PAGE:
Peace: Catholicism’s Not in Total Crisis
Last week, quietly and with essentially no media coverage, Frère Pierre-Marie Delfieux, who founded the Community of Jerusalem, a remarkably vibrant renewal movement centered in the Church of Saint Gervais and Saint Protais in Paris – with rapidly growing affiliates across Europe and Canada – died and was buried. His farewell Mass at Paris’s Notre Dame Cathedral drew an overflow crowd, with lots of young people of high school and college age. And hundreds of priests and a dozen bishops, all of whom took part in a very beautiful and moving liturgy – one of the attractive hallmarks of the Community.
I only heard of this because a friend in Paris, who introduced me to San Gervais some years ago, rightly thought I’d want to know. Amidst all the flurry about the pope’s resignation and speculations about his successor, maybe it was only to be expected that the press wouldn’t have enough stamina left over to report on a different kind of Catholic story, a highly positive one at that, and in Europe – secular France, no less. Besides, it complicates the already established story line of a Church in total crisis.
It’s emblematic of where we are at present that something that is going beautifully right, as many things are in the Catholic Church, gets no attention while many people, including many Catholics, are obsessed with the things that have been going wrong. Scandal sells papers, and always will, of course. Still, there’s much else happening out there that needs to be reckoned with if you really want a full picture of Catholicism at this special moment in Church history.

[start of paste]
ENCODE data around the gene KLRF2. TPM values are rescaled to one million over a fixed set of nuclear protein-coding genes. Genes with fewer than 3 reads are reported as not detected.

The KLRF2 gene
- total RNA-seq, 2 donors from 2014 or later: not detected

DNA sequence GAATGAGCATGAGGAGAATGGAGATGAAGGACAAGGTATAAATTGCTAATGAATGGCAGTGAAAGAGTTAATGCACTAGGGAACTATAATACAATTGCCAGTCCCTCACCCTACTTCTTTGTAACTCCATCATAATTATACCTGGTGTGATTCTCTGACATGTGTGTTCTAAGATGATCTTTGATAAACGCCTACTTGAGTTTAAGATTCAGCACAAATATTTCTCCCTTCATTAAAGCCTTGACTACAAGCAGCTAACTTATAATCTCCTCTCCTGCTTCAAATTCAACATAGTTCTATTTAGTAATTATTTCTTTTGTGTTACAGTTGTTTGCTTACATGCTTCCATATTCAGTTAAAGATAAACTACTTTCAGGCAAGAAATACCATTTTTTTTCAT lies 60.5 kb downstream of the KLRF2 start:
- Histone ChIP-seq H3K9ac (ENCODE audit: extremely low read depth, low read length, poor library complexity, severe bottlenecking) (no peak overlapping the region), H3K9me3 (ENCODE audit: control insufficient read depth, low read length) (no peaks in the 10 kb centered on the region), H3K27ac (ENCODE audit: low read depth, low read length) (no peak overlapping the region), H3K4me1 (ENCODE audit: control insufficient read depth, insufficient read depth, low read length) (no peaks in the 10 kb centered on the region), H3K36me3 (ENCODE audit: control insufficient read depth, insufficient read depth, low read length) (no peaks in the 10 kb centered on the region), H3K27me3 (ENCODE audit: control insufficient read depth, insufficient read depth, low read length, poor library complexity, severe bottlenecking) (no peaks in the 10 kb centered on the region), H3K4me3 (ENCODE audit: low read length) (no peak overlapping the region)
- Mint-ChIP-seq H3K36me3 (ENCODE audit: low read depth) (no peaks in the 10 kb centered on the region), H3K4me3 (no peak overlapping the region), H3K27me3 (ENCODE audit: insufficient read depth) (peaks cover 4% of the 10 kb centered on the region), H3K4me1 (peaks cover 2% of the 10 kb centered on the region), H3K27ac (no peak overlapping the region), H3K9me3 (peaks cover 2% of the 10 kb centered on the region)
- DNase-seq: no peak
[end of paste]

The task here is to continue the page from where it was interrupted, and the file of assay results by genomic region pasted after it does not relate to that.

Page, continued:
It’s kind of the Catholic version of the sequester: despite all the apocalyptic hand-wringing about crises and institutional dysfunction, life largely goes on – and even flourishes, with many wonderful surprises. And anyway, as Ezra Pound once said, “an institution that survived the picturesqueness of the Borgias has a certain native resiliency.”
It’s a good to keep such things in mind as the papal conclave approaches. (I myself will be flying to Rome today. EWTN asked me to be one of the co-hosts of the live television commentary, which will begin Thursday evening March 7 and then continue, following the schedule the cardinals vote on this week. I will also be writing a brief daily commentary, which you will be able to access on this page along with our regular columnists. Tune in and come back daily.) Because we need more accurate and measured assessments of this papal election.
A lot of squirrelly speculation has emerged lately ranging from the need to reform the Curia to the necessity of a pope-administrator and other mechanical fixes. Somehow this super-bureaucrat is also expected to be highly charismatic – and pastoral – and a slew of other things that it’s difficult to imagine in one human being. The list of desiderata would be harmless if it did not seem to be setting up the next pope for inevitable failure when he can’t meet a whole series of impossibly high expectations.